Thin filament-associated actin-binding proteins control both actomyosin-based muscle contraction and cytoskeletal formation. To elucidate the mechanisms required for muscle thin filaments to function, it is crucial to determine the structural interactions of the regulatory proteins involved. As a means of achieving our objective to understand the physiology of cardiac, skeletal and smooth muscle control systems, we will examine the architecture of muscle thin filaments at a fundamental structural level and characterize the changing interactions of thin filament-linked proteins that regulate muscle activity. We will use state-of- the-art electron microscopy and electron tomography coupled with image analysis and 3D reconstruction to establish the macromolecular structure of actin-binding proteins on thin filament actin. Using these techniques: (1) We aim to determine the structural basis of troponin-tropomyosin regulation of cardiac and skeletal muscle activity by analyzing interactions of tropomyosin and troponin on thin filaments, which are governed by Ca2+binding to troponin and myosin-crossbridge binding on actin. To accomplish this goal, (A) we will test our newly proposed atomic model for troponin-tropomyosin localization on thin filaments by generating single particle and electron tomographic reconstructions;(B) we will test the hypothesis that mobile domains of troponin-I latch onto actin to constrain tropomyosin in the inhibitory """"""""blocking"""""""" state characteristic of relaxed muscle;(C) we will test both the hypothesis that tropomyosin assumes the contours of the F-actin helix as a relatively stiff coiled coiled-coil and the alternative view that tropomyosin is flexible. (2) We will test the hypothesis that mutant cardiac troponin and different tropomyosin variants perturb muscle regulation by causing an imbalance in tropomyosin's position that alters the regulatory state of thin filaments. (3) We will assess the regulatory role of thin filament-linked caldesmon and calponin in defining tropomyosin position in vascular and visceral muscle. (4) We will determine the structure of nebulin bound to actin to complete our map of thin filaments. In each study, reconstructions fitted to the atomic resolution maps of F-actin will demarcate molecular contacts of binding proteins with actin at near atomic resolution (""""""""hybrid crystallography""""""""). Lay summary: Studies on troponin-tropomyosin regulated filaments, with particular attention devoted to normal and mutant proteins derived from cardiac muscle, will lead to an elucidation of the molecular regulatory mechanisms governing cardiac contraction, which is essential for tracing cardiovascular disease processes. Studies on smooth muscle filaments will aid in understanding the fine-tuning of smooth muscle contraction thus revealing key controls for vascular tone and pulmonary airway resistance, determinants in, e.g., hypertension and asthma. Actin filaments and associated proteins are major participates in diverse cellular systems, underscoring the broad significance of the proposed work. Our goal is to elucidate the control mechanisms that regulate cardiovascular and skeletal muscle activity. We will examine structural changes at a molecular level that are orchestrated by regulatory proteins and which control muscle shortening and force production. Understanding the underlying molecular physiology governing contraction and relaxation in heart muscle and blood vessels is key to deciphering cardiovascular disease processes, controlling blood pressure and identifying novel targets for drug development.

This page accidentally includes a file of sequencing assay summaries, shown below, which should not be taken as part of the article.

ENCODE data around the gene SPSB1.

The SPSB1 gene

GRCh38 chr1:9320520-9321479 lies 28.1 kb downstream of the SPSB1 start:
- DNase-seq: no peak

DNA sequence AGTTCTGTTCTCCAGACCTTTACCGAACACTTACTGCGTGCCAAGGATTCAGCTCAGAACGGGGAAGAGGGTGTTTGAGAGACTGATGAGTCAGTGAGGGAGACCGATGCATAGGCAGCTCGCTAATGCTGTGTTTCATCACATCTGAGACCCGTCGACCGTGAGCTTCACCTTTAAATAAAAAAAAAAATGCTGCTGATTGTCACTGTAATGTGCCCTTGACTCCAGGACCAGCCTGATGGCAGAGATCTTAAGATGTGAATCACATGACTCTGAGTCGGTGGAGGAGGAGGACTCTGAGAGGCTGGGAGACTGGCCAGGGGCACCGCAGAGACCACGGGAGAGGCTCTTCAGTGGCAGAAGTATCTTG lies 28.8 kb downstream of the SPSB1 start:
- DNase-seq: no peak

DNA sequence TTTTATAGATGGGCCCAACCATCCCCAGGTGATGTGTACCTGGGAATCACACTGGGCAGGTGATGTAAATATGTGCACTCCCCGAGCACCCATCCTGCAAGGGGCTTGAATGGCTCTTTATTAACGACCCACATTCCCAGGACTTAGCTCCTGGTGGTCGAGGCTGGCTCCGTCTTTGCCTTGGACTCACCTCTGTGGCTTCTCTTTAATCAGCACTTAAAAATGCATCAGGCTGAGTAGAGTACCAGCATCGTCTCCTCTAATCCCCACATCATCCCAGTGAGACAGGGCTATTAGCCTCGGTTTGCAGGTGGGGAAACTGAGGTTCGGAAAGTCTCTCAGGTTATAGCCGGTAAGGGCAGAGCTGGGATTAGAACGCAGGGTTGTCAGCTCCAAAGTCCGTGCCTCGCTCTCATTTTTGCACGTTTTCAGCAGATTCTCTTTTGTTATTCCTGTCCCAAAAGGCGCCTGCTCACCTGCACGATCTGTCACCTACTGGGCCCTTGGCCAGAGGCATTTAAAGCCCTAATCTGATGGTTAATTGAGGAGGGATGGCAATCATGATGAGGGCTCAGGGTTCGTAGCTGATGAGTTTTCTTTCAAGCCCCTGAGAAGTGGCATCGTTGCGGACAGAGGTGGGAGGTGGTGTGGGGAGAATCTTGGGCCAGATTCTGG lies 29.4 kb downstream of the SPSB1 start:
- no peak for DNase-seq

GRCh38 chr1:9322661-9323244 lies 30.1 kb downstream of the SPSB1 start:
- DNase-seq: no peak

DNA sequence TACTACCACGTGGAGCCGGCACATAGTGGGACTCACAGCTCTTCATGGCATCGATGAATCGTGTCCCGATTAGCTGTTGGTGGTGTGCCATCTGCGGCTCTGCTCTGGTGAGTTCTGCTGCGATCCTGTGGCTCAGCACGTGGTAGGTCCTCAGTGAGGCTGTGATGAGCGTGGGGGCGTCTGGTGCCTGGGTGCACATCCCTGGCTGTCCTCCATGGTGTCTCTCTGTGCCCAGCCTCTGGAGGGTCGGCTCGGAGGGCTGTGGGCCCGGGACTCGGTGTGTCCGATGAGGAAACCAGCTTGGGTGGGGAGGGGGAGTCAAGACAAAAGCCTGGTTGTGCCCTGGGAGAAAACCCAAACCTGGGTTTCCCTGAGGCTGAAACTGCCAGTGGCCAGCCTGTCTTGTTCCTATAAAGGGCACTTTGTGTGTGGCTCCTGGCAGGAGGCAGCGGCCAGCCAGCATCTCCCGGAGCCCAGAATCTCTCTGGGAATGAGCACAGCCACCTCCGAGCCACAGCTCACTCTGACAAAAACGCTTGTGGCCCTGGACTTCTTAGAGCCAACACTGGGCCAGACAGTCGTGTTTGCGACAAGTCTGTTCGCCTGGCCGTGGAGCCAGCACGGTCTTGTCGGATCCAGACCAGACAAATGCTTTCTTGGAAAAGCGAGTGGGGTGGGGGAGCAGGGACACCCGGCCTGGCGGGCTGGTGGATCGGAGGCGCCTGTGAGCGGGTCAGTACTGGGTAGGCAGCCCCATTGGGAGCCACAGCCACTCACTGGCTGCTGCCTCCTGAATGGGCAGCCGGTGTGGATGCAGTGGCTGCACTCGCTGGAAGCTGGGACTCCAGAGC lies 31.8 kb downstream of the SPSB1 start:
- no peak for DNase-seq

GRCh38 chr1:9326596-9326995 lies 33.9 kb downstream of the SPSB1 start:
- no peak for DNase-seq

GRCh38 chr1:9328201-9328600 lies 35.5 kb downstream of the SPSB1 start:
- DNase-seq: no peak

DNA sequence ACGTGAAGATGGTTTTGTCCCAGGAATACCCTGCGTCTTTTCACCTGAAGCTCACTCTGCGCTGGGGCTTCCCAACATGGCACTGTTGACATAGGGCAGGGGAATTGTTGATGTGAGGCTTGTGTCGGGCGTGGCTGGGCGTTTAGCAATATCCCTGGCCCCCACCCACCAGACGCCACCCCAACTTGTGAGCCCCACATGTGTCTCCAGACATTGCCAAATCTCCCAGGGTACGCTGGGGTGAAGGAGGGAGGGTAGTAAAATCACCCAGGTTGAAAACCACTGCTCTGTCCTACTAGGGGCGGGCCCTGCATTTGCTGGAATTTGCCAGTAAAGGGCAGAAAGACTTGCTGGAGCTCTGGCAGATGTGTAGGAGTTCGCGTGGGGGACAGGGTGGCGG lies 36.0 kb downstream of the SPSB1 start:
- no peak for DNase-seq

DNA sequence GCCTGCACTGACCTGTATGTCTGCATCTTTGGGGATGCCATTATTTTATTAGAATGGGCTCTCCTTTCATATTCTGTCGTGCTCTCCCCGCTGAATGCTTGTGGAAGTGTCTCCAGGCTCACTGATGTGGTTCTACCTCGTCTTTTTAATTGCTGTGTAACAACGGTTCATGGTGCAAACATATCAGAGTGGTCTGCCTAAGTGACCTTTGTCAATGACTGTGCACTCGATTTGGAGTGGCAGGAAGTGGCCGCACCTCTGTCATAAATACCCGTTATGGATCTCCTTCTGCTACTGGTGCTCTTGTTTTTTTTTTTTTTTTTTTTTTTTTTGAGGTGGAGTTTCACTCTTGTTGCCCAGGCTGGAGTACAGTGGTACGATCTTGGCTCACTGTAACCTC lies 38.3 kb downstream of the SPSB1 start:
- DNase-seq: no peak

Agency